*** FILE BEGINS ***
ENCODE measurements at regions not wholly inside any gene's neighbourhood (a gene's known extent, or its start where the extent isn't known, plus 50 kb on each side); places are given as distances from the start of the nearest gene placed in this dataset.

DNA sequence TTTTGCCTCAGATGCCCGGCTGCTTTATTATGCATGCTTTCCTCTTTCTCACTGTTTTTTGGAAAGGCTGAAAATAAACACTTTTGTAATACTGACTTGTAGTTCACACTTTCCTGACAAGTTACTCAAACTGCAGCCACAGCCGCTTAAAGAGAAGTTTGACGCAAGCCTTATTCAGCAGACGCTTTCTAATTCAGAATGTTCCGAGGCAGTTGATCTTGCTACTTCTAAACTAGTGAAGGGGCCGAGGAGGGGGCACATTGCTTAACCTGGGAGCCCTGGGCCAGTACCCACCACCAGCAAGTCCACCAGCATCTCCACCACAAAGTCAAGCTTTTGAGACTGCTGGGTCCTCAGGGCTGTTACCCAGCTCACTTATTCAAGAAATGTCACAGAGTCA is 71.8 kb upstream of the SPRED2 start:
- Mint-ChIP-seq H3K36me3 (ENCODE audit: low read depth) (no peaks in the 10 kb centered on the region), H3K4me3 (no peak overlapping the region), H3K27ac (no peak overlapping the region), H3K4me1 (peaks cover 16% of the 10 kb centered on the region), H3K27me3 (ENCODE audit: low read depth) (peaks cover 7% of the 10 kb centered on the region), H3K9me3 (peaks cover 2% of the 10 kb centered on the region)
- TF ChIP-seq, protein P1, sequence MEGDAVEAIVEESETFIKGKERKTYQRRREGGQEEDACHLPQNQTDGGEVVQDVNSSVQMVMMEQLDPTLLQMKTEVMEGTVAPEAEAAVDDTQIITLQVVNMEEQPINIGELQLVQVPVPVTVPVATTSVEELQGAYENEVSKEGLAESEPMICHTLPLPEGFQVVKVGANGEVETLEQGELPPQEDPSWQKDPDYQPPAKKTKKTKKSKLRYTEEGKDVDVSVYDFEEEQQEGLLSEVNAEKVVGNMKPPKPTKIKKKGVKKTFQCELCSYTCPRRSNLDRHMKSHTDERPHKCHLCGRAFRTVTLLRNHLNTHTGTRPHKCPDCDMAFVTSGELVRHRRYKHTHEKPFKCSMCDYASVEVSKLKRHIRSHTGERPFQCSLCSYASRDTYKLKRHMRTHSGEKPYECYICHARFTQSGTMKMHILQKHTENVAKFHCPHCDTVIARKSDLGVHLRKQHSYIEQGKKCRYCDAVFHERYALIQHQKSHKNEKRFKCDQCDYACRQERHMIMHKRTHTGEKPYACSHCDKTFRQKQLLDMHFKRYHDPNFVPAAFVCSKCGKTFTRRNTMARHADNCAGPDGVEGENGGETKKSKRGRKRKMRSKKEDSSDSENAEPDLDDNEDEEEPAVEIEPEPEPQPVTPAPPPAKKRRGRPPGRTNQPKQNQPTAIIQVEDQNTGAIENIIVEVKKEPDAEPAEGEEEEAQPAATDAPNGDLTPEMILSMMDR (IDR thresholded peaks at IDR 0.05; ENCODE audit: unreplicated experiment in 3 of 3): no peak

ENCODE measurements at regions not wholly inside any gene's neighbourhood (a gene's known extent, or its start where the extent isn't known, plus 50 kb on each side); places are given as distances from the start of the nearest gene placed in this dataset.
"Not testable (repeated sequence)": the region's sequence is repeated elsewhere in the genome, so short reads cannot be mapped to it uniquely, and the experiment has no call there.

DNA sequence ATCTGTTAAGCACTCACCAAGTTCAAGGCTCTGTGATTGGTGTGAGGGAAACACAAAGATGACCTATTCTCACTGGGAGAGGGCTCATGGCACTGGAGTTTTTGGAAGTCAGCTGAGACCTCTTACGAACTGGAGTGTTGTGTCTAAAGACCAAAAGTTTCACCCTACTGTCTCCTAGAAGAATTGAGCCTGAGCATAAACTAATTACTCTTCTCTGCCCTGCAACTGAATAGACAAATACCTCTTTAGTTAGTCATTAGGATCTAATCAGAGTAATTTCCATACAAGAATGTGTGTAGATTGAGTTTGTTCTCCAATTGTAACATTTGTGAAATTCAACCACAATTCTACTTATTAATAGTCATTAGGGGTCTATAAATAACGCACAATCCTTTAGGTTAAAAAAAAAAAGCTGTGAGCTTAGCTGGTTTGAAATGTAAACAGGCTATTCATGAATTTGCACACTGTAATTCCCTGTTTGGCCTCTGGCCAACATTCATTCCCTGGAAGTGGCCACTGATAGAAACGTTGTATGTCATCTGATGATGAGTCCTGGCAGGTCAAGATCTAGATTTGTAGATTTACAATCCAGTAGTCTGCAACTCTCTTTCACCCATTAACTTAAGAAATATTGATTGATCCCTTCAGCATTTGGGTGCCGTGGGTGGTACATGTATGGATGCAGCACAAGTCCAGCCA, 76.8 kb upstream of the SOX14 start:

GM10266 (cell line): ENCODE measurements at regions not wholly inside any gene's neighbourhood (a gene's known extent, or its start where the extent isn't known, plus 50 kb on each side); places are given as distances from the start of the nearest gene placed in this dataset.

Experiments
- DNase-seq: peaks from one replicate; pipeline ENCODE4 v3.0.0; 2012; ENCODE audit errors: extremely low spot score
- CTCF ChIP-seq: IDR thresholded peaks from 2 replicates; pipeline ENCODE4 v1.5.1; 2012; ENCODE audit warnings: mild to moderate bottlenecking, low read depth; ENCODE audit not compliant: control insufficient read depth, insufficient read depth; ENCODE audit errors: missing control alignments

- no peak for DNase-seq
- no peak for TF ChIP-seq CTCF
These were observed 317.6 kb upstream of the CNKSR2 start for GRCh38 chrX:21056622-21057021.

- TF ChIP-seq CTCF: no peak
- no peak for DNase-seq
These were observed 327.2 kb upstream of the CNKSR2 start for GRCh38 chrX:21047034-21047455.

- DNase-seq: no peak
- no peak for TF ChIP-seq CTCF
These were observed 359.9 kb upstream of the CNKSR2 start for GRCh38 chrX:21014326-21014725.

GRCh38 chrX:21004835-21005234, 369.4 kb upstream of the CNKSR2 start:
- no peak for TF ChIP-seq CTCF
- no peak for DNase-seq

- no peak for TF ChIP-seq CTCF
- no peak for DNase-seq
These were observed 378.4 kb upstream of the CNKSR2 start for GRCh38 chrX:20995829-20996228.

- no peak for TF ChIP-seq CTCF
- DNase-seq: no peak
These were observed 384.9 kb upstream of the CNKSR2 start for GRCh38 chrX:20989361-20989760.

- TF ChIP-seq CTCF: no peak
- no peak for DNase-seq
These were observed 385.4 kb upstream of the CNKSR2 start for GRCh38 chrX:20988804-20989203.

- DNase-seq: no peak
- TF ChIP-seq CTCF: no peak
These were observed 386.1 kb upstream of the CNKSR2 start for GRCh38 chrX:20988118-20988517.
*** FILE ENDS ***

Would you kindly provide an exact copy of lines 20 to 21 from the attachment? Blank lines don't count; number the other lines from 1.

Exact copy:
These were observed 359.9 kb upstream of the CNKSR2 start for GRCh38 chrX:21014326-21014725.

GRCh38 chrX:21004835-21005234, 369.4 kb upstream of the CNKSR2 start: